“Several Ukrainian Army helicopters were recently shot down near Slovyansk by man-portable air-defense systems, or MANPADS. These weapons are not stored in police stations or even Ukrainian security service offices, meaning that the insurgents could not have seized them locally. What’s more, it takes considerable skill to operate a MANPAD. The most likely explanation is that these weapons were brought in by units of Russia’s special forces.”

What is happening in Ukraine is a very modern form of politics and war where objectives and goals are reached not through the fighting of armies but from the manipulation of chaos. This “non-linear war,” as Peter Pomerantsev has called it, is more 21st than 19th century. It relies on propaganda, proxies and ultimately blurring the lines of loyalty and responsibility. Gone are the days of clear alliances and wars fought with large conventional armies; hackers, propaganda and shady organized crime figures are the new soldiers of the day. This new conception of war has embraced the use of gangsters, local elites and warlords who act in suzerainty of whoever is willing to pay the most and offers the better opportunities for power and plunder. These new “power brokers” emerge at the breakdown of institutional authority and thrive in the anarchy that follows as interests vie for position. They are the ones who can change the course of war and favor, operating without the tanks or airplanes of nations. “But the longer that Kiev and Moscow practice what amounts to a military stalemate, the more opportunity local armed actors have to change the actual power balance on the ground,” notes Columbia Professor Kimberly Marten. “They can ensure that either the Russian or the Ukrainian state that eventually triumphs will have to bargain with them in the future.”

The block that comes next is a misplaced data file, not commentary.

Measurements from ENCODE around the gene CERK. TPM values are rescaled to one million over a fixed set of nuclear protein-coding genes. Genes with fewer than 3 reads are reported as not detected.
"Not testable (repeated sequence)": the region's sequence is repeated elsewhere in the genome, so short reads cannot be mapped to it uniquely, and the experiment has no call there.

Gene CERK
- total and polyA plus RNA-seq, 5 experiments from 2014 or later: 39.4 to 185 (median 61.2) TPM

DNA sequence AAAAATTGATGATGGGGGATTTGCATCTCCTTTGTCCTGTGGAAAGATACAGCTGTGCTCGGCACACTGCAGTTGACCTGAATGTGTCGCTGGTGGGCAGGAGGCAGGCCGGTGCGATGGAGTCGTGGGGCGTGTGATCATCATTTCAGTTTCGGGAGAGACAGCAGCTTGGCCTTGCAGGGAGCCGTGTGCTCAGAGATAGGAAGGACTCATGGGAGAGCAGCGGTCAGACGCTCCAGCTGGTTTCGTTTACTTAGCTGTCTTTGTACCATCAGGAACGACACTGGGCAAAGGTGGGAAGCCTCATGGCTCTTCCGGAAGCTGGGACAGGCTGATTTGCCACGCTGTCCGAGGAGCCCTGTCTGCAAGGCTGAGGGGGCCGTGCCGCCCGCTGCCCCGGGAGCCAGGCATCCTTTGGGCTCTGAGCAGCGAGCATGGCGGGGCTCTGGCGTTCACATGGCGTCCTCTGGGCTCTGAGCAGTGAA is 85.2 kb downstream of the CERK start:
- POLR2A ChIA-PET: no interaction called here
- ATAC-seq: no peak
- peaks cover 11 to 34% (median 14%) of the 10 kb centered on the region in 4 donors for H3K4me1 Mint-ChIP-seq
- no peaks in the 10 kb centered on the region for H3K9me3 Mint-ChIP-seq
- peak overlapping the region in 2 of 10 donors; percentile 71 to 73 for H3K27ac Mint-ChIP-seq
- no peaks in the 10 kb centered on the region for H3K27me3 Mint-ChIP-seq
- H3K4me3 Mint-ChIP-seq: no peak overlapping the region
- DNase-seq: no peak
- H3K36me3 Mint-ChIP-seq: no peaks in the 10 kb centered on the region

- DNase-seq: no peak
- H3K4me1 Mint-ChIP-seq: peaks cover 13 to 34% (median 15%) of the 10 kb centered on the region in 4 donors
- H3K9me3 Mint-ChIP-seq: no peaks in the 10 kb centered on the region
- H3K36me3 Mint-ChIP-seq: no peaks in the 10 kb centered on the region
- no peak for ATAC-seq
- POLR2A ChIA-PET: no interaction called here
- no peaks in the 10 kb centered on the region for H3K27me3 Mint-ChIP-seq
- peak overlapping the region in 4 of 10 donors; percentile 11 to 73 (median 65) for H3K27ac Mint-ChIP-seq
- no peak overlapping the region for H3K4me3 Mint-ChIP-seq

And even with Russia’s newly revitalized military, most prominently on display in Crimea, the tactics of non-linear war are as much an understanding by the Kremlin that not only can they achieve their aims in destabilizing the new government without invading and committing tens of thousands of troops with only a few GRU intelligence officers and Spetsnaz, as well as realizing that despite Russia’s increased and Europe’s decreased military spending, Russia would remain far outmatched in any conventional military confrontation. (To actually occupy Eastern Ukraine it would require far more than the 45,000 frontline troops commonly cited as being near the border and closer to 100,000, including interior ministry troops to prevent any insurgency or partisan uprising).

That is why Kiev is having such a hard time of re-asserting its control over the East, among other reasons such as an under equipped and badly managed military, it is using the military which is designed to fight conventional battles against other militaries, not to act as internal police and to put down domestic uprisings. That is why many commenters have derided the chances of the new government to regain control–it is utilizing a depleted military that is neither designed nor equipped to quell an internal security threat against “rebels” equipped and supported by Russia. And if the military continues to be the sole source of authority for the new regime, then those commenters may very well be right.